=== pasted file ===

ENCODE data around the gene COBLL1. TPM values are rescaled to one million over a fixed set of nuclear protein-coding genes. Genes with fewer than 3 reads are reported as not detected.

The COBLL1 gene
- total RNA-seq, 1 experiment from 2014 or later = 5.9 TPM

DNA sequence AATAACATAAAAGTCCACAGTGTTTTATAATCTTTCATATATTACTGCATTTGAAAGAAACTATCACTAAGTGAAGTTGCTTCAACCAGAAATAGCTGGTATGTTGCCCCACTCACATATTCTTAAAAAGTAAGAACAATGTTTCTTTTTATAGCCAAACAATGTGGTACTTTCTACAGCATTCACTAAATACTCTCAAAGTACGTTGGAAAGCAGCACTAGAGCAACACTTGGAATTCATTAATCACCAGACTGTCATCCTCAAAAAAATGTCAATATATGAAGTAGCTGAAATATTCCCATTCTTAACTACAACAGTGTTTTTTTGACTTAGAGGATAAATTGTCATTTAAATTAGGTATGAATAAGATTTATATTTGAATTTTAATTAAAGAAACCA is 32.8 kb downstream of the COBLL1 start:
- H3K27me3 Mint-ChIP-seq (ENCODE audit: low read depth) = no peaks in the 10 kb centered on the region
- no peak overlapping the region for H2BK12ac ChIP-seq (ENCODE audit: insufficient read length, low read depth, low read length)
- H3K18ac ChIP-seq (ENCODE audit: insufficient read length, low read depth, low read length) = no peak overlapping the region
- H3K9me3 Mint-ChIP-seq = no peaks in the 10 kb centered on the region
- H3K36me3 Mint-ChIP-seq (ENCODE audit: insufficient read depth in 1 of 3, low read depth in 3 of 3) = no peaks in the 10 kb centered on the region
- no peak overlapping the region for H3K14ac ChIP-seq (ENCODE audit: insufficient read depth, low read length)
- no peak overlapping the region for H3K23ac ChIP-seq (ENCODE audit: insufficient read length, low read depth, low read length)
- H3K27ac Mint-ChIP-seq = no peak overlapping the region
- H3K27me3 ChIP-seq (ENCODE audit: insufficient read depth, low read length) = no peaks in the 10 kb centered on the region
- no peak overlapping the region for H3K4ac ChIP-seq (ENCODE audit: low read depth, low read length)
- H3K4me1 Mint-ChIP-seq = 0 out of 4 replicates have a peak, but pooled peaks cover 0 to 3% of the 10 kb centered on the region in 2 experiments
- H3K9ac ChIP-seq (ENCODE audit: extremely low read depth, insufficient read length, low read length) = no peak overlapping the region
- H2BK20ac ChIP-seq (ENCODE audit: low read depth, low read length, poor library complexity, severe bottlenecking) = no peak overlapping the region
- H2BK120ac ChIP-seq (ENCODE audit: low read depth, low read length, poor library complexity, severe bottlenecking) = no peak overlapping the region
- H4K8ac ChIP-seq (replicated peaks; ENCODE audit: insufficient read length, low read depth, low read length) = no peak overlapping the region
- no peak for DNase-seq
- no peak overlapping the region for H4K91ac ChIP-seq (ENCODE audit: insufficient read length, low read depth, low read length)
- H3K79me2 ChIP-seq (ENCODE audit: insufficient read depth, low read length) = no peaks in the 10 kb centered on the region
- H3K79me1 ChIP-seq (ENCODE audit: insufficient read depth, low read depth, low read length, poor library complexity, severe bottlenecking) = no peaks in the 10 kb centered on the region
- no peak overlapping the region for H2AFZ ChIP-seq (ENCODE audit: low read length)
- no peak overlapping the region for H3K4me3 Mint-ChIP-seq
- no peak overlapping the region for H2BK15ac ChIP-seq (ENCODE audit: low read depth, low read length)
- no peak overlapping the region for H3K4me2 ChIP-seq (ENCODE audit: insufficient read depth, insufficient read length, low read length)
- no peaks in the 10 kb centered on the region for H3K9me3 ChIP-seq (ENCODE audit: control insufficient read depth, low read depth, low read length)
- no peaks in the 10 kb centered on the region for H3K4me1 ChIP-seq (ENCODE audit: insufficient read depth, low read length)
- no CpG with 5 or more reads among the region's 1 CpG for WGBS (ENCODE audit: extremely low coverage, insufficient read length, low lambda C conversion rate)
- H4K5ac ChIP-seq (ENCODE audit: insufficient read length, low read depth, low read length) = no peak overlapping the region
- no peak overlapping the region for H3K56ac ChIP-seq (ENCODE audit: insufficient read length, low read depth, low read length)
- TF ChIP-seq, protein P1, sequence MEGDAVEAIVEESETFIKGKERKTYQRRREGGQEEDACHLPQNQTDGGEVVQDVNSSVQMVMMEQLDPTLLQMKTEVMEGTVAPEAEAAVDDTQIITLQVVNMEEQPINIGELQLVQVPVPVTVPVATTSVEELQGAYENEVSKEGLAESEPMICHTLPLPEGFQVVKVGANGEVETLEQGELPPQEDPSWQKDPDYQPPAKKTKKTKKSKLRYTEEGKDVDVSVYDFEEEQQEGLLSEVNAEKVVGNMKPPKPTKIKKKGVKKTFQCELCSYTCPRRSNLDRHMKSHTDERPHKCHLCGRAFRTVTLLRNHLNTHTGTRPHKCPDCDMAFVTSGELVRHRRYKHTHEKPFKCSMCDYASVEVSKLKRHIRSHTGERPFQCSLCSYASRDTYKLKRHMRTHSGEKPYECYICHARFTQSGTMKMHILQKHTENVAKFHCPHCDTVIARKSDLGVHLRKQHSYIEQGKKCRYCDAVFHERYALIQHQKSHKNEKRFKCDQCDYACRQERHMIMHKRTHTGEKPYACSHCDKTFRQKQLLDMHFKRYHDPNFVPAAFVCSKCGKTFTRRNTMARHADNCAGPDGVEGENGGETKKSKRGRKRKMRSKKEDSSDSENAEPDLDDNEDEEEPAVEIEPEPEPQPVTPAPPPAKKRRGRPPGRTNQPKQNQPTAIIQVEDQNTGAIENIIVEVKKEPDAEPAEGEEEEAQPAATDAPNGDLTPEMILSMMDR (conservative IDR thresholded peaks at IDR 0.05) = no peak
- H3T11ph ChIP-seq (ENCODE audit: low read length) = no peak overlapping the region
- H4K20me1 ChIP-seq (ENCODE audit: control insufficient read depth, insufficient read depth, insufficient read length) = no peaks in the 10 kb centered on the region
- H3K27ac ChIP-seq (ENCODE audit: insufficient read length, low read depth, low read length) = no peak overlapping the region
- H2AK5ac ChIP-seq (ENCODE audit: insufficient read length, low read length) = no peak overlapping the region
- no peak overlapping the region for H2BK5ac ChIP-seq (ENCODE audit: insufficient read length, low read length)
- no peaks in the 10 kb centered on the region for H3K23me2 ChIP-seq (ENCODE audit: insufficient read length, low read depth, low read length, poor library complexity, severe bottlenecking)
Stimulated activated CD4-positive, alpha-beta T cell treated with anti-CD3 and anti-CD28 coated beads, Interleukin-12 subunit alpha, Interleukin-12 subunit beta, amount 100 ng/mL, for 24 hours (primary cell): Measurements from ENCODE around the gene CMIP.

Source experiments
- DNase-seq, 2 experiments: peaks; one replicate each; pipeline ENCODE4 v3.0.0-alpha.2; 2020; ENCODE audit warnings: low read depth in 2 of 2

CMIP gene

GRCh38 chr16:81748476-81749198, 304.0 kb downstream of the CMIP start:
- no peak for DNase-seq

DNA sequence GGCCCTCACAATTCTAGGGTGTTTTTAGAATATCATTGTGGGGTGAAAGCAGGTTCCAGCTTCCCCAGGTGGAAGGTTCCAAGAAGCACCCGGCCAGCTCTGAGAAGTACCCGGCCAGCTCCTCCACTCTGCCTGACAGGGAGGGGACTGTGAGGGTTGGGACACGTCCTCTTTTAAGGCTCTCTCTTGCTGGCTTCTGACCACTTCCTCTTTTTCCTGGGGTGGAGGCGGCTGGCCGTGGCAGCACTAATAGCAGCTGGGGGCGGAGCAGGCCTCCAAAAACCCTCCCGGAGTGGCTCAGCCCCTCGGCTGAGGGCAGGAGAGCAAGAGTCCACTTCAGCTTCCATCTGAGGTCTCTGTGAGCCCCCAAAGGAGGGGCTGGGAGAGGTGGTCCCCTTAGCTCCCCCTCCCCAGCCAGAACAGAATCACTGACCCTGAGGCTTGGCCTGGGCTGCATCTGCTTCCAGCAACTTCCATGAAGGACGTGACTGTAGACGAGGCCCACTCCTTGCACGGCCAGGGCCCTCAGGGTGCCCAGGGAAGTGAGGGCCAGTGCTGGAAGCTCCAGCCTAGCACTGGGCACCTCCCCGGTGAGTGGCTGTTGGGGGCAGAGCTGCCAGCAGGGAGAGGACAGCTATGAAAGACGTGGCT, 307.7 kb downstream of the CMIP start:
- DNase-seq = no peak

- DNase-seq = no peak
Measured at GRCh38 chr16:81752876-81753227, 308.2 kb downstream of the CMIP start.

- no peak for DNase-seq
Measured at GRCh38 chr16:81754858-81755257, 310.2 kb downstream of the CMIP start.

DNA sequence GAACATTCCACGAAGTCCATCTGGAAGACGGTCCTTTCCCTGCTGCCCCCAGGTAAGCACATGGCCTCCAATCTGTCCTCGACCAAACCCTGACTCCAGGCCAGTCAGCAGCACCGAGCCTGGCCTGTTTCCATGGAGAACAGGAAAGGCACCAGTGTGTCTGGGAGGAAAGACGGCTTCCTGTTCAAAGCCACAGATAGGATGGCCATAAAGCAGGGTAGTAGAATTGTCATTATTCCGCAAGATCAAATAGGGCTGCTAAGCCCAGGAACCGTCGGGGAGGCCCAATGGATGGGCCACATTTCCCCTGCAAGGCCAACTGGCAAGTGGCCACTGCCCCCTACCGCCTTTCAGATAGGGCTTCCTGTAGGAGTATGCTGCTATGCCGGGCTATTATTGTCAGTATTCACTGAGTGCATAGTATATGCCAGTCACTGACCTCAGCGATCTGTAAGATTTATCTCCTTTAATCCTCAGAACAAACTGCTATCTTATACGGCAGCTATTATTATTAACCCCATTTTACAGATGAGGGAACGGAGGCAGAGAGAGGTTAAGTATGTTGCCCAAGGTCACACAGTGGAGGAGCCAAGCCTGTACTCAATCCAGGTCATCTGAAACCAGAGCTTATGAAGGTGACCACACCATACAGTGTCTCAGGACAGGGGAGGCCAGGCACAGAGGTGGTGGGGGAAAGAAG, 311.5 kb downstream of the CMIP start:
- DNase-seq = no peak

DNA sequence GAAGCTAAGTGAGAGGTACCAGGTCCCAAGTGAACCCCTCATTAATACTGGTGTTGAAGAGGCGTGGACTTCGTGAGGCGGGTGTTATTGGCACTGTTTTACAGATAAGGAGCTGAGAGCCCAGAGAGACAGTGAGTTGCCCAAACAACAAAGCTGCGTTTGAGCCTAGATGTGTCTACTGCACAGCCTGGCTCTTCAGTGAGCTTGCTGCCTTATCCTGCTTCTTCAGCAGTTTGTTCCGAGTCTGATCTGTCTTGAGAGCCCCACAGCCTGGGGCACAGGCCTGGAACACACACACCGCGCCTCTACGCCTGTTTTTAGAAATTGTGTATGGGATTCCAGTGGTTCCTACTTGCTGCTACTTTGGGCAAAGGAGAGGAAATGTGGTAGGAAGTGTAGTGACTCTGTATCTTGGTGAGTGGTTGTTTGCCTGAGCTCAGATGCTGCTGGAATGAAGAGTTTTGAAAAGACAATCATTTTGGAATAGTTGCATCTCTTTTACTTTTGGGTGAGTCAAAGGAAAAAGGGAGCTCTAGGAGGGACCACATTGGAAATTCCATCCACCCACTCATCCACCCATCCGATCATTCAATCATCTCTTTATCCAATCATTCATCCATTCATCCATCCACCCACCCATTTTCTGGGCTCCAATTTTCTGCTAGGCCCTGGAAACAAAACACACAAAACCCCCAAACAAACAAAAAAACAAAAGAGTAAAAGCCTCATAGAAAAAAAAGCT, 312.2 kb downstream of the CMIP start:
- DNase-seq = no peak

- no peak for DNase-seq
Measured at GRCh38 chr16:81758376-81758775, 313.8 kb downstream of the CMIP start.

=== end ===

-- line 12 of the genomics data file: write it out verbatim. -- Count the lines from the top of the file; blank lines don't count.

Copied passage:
- H3K27ac Mint-ChIP-seq = no peak overlapping the region